The observers disagreed on the interpretation of the MRI examination in 4 of 50 examinations. In one case the disagreement related to grading the size of effusion present. In two cases one observer interpreted the MRI examination as normal while the other interpreted it as demonstrating a small hip effusion. In the final case of disagreement one observer queried pelvic sepsis as well as joint effusion but this was not felt to be present on consensus review. The unweighted κ value for inter-rater agreement on the MRI examinations was 0.89, (95% CI 0.79, 0.99), indicating very good agreement.9
The results of the statistical analyses related to the MRI examinations are outlined in table 3.
In the subgroup of children with serious underlying disease—Perthe's disease or pelvic musculoskeletal sepsis (septic arthritis, iliac osteomyelitis, iliopsoas or other pelvic muscle sepsis16)—MRI correctly identified all seven cases whereas conventional imaging alone correctly diagnosed only two of seven. Unweighted κ for the agreement between MRI and the standard of reference was 0.67 (95% CI 0.46, 0.88) indicating good agreement, between standard imaging and the standard of reference it was 0.36 (95% CI 0.09, 0.63) indicating only fair agreement. The performance of MRI and conventional imaging compared with the standard of reference is tabulated in table 4. For individual observers the level of agreement with the standard of reference was 0.59 (95% CI 0.37, 0.81) for observer A and 0.61 (95% CI 0.39, 0.83) for observer B—indicating moderate and good agreement respectively.
Eighteen children had altered signal on IRSE sequence in soft tissues or bone marrow adjacent to the symptomatic hip. The presence of pelvic musculoskeletal infection seems to be associated with a marked alteration in tissue signal on IRSE (grade 2 or 3) adjacent to the symptomatic hip in comparison to transient synovitis. This difference did not reach statistical significance, p= 0.10 (Fisher's exact test, two tailed). On its own the presence of this altered signal is a poor discriminator of the nature of the underlying disease as there is clearly considerable overlap between diagnoses (see table 5). For children with transient synovitis and increased soft tissue MR signal, mean ESR value was 12.2 (SD 11.6) and for children with pelvic musculoskeletal sepsis mean ESR value was 45.5 (SD 10.8). For all 38 children with transient synovitis, mean ESR was 16.7 (SD 19.1). Only 7 of 38 had an ESR> 20 mm 1st h. No child with transient synovitis had grade 2/3 soft tissue signal changes and an ESR > 20 mm 1st h, whereas four of five children with pelvic musculoskeletal sepsis met these criteria. The fifth child had C reactive protein measured (instead of the ESR) and this was increased (126 mg/l), with abnormal bone marrow signal plus grade 2 signal increase in adjacent soft tissues and a joint effusion. The diagnosis in this case was osteomyelitis. The combination of markedly altered signal from adjacent tissues and an ESR >20 mm 1st h is significantly associated with underlying pelvic musculoskeletal infection, p<0.0001 (Fisher's exact test). Taking this combination as a marker for pelvic musculoskeletal infection, its possession (in this small series) has a PPV and NPV of 1.00 (95% CI 0.96, 1) for underlying pelvic musculoskeletal infection.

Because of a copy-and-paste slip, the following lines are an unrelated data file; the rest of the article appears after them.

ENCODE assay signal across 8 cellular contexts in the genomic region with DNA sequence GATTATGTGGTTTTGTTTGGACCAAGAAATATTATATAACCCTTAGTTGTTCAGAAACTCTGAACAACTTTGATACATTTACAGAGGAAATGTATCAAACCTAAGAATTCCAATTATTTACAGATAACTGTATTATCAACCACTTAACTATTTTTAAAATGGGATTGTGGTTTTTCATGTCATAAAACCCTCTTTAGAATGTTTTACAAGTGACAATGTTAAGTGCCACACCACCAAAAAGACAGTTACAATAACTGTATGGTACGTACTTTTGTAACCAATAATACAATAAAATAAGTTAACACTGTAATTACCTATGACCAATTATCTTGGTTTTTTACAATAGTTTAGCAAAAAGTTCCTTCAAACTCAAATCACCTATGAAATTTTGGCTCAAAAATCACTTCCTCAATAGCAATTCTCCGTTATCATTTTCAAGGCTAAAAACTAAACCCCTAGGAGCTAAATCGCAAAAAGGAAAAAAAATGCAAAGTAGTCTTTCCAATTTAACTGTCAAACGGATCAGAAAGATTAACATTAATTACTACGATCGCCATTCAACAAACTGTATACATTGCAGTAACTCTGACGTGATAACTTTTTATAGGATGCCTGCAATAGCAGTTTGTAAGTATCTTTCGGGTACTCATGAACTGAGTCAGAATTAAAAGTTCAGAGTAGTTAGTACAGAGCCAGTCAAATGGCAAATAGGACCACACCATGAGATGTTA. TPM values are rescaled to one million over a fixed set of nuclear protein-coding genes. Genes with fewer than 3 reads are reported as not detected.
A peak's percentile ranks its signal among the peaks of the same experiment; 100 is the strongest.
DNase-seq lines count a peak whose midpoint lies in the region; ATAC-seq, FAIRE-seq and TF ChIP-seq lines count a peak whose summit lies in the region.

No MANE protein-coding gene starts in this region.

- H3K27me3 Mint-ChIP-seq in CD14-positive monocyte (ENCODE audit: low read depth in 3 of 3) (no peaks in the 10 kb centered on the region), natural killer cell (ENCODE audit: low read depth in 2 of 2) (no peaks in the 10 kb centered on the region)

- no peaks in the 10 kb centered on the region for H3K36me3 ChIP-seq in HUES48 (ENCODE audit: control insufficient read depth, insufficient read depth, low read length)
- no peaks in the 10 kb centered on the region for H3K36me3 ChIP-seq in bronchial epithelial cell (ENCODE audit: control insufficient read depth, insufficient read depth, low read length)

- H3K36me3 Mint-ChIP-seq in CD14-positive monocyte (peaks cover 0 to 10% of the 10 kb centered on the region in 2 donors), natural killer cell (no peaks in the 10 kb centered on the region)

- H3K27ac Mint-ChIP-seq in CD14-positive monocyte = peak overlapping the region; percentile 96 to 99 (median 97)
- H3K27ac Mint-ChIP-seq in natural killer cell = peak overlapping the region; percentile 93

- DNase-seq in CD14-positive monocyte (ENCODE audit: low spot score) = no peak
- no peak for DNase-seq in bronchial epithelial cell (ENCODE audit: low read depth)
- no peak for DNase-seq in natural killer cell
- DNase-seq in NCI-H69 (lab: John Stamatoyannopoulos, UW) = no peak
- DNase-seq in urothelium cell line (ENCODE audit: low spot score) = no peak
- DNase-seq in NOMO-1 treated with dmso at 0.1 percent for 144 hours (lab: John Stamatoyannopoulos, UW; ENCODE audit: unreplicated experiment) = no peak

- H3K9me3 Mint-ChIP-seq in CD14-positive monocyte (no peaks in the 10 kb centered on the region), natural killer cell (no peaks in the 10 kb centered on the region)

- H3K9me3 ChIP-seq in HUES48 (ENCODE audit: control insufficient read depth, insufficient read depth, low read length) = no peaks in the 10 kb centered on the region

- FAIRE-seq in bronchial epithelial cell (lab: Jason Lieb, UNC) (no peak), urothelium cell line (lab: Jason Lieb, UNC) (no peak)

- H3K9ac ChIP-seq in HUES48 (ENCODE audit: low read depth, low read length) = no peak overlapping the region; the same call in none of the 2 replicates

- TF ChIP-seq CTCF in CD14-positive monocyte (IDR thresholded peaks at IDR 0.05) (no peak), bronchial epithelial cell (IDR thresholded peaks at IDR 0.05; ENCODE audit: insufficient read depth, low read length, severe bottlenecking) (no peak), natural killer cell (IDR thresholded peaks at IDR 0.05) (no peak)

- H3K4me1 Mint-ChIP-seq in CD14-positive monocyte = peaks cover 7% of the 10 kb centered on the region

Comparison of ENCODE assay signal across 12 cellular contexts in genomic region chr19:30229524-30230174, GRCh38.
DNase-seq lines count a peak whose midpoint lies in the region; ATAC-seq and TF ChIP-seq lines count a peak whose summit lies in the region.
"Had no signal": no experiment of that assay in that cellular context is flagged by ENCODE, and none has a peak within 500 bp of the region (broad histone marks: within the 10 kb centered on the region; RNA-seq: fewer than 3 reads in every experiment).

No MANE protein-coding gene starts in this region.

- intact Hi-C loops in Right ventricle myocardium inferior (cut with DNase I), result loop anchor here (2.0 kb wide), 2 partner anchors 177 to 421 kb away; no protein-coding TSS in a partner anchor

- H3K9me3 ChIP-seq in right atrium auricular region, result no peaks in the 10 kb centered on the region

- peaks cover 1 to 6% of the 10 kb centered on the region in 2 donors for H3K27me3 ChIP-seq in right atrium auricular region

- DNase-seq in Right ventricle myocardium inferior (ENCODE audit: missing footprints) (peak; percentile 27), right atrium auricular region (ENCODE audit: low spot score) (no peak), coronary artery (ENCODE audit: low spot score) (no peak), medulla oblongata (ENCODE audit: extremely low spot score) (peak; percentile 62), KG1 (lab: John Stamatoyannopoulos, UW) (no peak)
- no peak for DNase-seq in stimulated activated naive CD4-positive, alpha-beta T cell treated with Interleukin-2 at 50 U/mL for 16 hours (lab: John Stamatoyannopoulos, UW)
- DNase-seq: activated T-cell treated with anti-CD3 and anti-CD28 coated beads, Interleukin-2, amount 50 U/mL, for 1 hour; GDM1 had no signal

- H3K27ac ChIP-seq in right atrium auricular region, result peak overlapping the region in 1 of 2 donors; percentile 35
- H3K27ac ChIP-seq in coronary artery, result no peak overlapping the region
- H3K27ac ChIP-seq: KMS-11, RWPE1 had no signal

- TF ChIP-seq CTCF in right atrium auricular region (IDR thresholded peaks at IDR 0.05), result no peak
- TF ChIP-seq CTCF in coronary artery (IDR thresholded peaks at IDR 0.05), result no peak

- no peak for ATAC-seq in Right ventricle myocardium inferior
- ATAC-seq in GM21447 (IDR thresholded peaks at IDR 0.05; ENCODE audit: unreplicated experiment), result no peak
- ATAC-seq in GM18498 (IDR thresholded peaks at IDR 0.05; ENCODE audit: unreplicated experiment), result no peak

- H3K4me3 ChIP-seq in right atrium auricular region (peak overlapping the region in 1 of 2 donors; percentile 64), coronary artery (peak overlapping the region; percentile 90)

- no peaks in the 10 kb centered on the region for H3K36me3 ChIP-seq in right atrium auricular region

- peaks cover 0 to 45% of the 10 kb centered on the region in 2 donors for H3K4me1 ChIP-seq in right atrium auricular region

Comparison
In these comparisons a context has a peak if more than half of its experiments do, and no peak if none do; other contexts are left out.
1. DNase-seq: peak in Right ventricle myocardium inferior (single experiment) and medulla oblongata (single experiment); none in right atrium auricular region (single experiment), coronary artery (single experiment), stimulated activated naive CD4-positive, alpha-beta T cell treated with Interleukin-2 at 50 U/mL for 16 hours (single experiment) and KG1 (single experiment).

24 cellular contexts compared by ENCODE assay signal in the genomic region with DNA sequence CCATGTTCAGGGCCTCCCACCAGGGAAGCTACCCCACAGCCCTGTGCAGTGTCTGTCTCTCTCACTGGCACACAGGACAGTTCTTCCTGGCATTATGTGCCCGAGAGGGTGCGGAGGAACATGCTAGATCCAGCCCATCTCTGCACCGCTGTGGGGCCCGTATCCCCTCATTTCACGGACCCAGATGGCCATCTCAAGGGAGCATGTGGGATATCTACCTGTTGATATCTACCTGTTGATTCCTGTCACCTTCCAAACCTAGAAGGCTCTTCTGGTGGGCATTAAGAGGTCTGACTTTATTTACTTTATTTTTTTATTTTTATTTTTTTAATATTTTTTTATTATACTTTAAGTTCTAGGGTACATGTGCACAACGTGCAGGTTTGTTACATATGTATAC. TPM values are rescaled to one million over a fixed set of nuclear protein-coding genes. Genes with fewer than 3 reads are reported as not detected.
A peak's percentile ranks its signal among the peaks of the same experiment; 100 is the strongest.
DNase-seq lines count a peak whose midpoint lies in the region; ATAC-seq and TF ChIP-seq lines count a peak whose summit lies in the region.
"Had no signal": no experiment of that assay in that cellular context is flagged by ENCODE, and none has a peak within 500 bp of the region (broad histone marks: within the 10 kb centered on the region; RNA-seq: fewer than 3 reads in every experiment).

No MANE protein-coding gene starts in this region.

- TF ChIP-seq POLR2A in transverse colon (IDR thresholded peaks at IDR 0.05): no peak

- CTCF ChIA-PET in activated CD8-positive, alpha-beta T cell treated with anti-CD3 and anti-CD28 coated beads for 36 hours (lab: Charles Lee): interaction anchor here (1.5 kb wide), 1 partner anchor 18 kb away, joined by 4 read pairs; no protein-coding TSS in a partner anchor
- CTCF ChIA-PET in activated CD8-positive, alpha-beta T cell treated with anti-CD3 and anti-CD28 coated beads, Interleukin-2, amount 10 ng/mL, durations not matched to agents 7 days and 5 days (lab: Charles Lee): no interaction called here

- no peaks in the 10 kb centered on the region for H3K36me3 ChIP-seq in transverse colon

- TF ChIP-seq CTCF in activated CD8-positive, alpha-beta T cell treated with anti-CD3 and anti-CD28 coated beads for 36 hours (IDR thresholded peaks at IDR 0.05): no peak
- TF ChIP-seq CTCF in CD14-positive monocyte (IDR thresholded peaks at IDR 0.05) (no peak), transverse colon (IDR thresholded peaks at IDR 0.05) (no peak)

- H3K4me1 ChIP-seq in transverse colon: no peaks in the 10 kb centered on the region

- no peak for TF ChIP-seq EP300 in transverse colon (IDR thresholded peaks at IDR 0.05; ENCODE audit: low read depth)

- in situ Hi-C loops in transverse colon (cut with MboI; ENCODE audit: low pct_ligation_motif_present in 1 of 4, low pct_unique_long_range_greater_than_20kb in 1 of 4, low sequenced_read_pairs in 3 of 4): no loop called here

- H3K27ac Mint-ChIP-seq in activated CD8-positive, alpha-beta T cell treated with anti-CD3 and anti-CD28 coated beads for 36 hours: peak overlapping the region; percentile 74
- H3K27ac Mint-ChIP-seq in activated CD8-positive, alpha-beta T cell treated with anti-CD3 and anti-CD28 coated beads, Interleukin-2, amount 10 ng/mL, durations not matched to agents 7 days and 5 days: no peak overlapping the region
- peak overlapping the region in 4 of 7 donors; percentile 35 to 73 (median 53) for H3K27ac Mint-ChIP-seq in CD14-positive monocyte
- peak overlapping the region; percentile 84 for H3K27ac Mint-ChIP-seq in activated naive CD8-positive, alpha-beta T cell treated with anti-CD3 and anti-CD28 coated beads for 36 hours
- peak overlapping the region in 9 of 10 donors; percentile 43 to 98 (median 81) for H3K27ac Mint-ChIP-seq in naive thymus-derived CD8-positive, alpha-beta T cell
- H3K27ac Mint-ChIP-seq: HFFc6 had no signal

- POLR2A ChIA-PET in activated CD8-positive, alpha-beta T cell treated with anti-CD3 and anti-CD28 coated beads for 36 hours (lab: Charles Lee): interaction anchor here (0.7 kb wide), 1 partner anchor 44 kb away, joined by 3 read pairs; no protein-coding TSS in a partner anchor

Appointment slots during the data acquisition stage of the study were specifically allocated on the MRI weekly schedule. The logistics of our MRI service allow the accommodation of emergencies and other urgent assessments of acute conditions including “irritable hip” during the working week.
The imaging protocol used in this study was a compromise chosen to combine speed of examination with the imaging sequences (T1W, T2W and fat suppression) and imaging planes (coronal and axial) reported in the literature as being the most useful.1, 8, 16–18 In general, sequence acquisition times are longer on low field MRI systems, restricting the number of sequences that can be performed during an examination. Because of relatively long acquisition times, combined with the aim of developing a rapid and practical examination protocol, the MRI examination was restricted to three sequences and each sequence was performed in only one plane. The T1 weighted coronal sequence (fig 1) provided excellent delineation of anatomy, bone marrow and epiphyseal cartilage, while the T2 weighted sequence (fig 2) provided good delineation of joint effusion or other soft tissue disease. A fat suppression technique, IRSE, (fig 3) was particularly effective in the demonstration of marrow and soft tissue diseases. MRI was well accepted by the children and diagnostic images were obtained in all patients without general anaesthesia, and only two required sedation.